When getting out with toddlers and older kids, snacks are the key to success. Still, it isn't fun to constantly dig crumbs out of the bottom of your diaper bag. Our editors love pouches with resealable caps and snacks that come in their own sealable containers. Travel-sized snacks like freeze-dried fruit crisps or meal-ready pouches can get an unfair reputation for being more expensive, but that isn't the case with the budget-friendly Comforts line.

5. Keep a carabiner on your keychain

You'll think a lot about what your child needs for an outing, but you can't forget this must-have: your keys. Add a carabiner to your keychain so you can hook them onto a loop inside your diaper bag. Trust us when we say it's a much better option than dumping out the bag's contents on your front step to find your house key!

6. Bundle your essentials

If your diaper bag doubles as your purse (and we bet it does) you're going to want easy access to your essentials, too. Dedicate a smaller storage bag of your diaper bag to items like your phone, wallet and lip balm. Then, when you're ready to transfer your items to a real purse, you don't have to look for them individually.

7. Keep wipes in an outer compartment

Baby wipes aren't just for diaper changes: They're also great for cleaning up messy faces, wiping off smudges, touching up your makeup and more. Since you'll be reaching for them time and time again, keep a container of sensitive baby wipes in an easily accessible outer compartment of your bag.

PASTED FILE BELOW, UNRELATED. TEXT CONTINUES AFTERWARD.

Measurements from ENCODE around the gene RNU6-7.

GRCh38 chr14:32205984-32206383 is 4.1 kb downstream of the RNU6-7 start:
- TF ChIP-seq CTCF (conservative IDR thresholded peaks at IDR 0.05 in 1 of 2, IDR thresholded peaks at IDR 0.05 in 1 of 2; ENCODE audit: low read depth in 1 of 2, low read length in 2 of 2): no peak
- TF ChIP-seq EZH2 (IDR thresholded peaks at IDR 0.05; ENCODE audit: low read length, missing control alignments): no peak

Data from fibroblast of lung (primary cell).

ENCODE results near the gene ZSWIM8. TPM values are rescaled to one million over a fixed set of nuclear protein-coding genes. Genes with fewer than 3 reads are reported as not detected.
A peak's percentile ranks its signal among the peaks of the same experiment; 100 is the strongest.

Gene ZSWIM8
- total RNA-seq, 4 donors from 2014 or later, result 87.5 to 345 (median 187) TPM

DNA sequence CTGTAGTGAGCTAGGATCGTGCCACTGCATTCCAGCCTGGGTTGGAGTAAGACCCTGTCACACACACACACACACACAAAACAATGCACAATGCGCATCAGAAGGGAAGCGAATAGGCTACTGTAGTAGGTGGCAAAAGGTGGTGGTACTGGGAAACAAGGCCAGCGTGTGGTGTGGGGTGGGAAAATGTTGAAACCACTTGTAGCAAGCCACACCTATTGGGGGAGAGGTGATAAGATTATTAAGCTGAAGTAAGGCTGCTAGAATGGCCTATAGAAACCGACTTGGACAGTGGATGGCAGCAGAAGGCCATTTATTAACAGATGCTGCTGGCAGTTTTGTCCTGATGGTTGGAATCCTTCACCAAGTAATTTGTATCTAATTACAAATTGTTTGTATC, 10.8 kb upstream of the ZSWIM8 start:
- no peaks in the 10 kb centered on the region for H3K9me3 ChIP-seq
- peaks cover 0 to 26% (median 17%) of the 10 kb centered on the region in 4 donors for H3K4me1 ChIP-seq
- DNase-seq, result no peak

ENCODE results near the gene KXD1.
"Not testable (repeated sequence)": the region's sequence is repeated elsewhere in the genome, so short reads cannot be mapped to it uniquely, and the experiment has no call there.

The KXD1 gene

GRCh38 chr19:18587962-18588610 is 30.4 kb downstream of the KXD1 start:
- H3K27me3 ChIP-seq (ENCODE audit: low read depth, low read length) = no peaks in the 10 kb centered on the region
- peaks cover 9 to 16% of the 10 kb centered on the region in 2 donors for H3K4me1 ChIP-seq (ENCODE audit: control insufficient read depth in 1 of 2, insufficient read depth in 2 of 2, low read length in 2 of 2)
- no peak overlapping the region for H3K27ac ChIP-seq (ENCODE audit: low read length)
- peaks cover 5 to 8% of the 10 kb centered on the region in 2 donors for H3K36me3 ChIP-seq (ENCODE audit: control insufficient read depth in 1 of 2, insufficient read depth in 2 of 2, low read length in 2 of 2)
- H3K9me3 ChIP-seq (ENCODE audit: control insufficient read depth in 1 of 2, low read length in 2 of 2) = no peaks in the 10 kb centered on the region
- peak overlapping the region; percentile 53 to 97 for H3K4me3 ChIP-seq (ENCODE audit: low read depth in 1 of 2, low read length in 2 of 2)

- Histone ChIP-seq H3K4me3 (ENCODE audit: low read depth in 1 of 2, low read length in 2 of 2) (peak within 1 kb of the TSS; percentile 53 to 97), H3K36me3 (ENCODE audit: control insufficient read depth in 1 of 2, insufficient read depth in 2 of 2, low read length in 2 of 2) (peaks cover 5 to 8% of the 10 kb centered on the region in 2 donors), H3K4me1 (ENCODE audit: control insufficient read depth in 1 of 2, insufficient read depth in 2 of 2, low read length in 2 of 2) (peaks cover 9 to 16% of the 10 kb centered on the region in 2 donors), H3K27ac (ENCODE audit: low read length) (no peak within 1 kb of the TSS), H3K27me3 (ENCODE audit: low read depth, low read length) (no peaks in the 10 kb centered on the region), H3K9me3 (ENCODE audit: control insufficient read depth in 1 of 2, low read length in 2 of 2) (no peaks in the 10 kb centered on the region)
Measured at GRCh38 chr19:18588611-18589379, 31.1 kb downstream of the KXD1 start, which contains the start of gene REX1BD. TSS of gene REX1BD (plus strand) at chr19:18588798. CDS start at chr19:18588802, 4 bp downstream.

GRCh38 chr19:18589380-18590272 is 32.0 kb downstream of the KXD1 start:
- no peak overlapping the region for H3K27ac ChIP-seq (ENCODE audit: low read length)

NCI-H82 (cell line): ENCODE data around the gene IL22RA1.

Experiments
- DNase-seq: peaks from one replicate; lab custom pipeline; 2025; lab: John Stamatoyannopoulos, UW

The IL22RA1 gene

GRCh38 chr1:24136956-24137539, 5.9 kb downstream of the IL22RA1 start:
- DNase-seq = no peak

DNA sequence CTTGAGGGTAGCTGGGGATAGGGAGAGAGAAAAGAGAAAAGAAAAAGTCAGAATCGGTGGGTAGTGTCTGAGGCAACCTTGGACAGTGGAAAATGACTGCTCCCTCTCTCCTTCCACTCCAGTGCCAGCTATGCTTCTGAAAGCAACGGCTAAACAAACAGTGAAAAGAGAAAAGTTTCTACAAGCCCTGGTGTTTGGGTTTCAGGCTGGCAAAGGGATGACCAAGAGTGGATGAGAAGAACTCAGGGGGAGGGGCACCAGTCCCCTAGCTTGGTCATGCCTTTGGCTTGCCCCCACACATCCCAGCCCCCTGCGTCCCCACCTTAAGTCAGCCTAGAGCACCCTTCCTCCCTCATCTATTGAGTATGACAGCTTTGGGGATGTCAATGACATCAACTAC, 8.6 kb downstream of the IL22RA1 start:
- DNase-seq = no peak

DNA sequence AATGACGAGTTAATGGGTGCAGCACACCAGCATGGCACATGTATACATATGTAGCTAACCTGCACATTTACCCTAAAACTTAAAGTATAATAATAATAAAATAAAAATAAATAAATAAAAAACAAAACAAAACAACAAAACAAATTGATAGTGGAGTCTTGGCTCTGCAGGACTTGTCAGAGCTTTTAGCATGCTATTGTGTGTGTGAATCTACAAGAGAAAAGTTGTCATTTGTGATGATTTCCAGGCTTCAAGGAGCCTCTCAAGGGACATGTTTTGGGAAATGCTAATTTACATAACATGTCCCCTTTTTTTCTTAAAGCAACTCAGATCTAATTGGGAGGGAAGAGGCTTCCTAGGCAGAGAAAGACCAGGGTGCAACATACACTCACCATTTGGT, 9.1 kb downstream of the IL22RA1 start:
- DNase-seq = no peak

Another great tip? Shop the Comforts line on to find premium baby products for a fraction of competitors' prices. Or, follow @comfortsforbaby for more information!

This article was sponsored by The Kroger Co. Thank you for supporting the brands that supporting Motherly and mamas.

Our Partners

It's science: Why your baby stops crying when you stand up

A fascinating study explains why.

When your baby is crying, it feels nearly instinctual to stand up to rock, sway and soothe them. That's because standing up to calm babies is instinctual—driven by centuries of positive feedback from calmed babies, researchers have found.

"Infants under 6 months of age carried by a walking mother immediately stopped voluntary movement and crying and exhibited a rapid heart rate decrease, compared with holding by a sitting mother," say authors of a 2013 study published in Current Biology.

Even more striking: This coordinated set of actions—the mother standing and the baby calming—is observed in other mammal species, too. Using pharmacologic and genetic interventions with mice, the authors say, "We identified strikingly similar responses in mouse pups as defined by immobility and diminished ultrasonic vocalizations and heart rate."